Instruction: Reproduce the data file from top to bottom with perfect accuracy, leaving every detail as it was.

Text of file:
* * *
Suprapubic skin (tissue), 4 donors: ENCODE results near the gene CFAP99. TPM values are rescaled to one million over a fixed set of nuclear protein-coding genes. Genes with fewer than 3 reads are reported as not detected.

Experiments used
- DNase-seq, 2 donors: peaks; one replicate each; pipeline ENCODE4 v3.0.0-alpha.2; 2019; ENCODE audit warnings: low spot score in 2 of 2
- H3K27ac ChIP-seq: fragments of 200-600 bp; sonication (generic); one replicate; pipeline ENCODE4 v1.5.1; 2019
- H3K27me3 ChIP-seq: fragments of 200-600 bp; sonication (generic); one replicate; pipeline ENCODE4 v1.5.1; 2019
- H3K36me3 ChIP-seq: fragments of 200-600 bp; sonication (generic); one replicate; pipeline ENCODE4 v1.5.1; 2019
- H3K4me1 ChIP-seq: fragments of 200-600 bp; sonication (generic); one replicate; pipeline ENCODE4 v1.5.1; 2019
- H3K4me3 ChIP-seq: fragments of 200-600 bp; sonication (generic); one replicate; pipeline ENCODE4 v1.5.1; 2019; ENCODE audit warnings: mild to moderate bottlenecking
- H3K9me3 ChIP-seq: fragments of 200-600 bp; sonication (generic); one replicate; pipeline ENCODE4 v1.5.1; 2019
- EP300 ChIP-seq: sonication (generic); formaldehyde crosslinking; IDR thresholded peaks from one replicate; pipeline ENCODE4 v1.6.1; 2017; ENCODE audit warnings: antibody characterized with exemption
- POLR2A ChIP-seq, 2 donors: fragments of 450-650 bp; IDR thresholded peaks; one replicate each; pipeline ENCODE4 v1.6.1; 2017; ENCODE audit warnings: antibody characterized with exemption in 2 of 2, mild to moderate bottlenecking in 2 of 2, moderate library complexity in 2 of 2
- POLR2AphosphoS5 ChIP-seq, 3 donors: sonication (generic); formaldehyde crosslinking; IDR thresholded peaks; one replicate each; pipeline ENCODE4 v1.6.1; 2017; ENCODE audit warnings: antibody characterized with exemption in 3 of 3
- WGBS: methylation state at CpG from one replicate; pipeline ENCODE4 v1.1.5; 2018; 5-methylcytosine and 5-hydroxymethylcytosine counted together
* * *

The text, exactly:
Suprapubic skin (tissue), 4 donors: ENCODE results near the gene CFAP99. TPM values are rescaled to one million over a fixed set of nuclear protein-coding genes. Genes with fewer than 3 reads are reported as not detected.

Experiments used
- DNase-seq, 2 donors: peaks; one replicate each; pipeline ENCODE4 v3.0.0-alpha.2; 2019; ENCODE audit warnings: low spot score in 2 of 2
- H3K27ac ChIP-seq: fragments of 200-600 bp; sonication (generic); one replicate; pipeline ENCODE4 v1.5.1; 2019
- H3K27me3 ChIP-seq: fragments of 200-600 bp; sonication (generic); one replicate; pipeline ENCODE4 v1.5.1; 2019
- H3K36me3 ChIP-seq: fragments of 200-600 bp; sonication (generic); one replicate; pipeline ENCODE4 v1.5.1; 2019
- H3K4me1 ChIP-seq: fragments of 200-600 bp; sonication (generic); one replicate; pipeline ENCODE4 v1.5.1; 2019
- H3K4me3 ChIP-seq: fragments of 200-600 bp; sonication (generic); one replicate; pipeline ENCODE4 v1.5.1; 2019; ENCODE audit warnings: mild to moderate bottlenecking
- H3K9me3 ChIP-seq: fragments of 200-600 bp; sonication (generic); one replicate; pipeline ENCODE4 v1.5.1; 2019
- EP300 ChIP-seq: sonication (generic); formaldehyde crosslinking; IDR thresholded peaks from one replicate; pipeline ENCODE4 v1.6.1; 2017; ENCODE audit warnings: antibody characterized with exemption
- POLR2A ChIP-seq, 2 donors: fragments of 450-650 bp; IDR thresholded peaks; one replicate each; pipeline ENCODE4 v1.6.1; 2017; ENCODE audit warnings: antibody characterized with exemption in 2 of 2, mild to moderate bottlenecking in 2 of 2, moderate library complexity in 2 of 2
- POLR2AphosphoS5 ChIP-seq, 3 donors: sonication (generic); formaldehyde crosslinking; IDR thresholded peaks; one replicate each; pipeline ENCODE4 v1.6.1; 2017; ENCODE audit warnings: antibody characterized with exemption in 3 of 3
- WGBS: methylation state at CpG from one replicate; pipeline ENCODE4 v1.1.5; 2018; 5-methylcytosine and 5-hydroxymethylcytosine counted together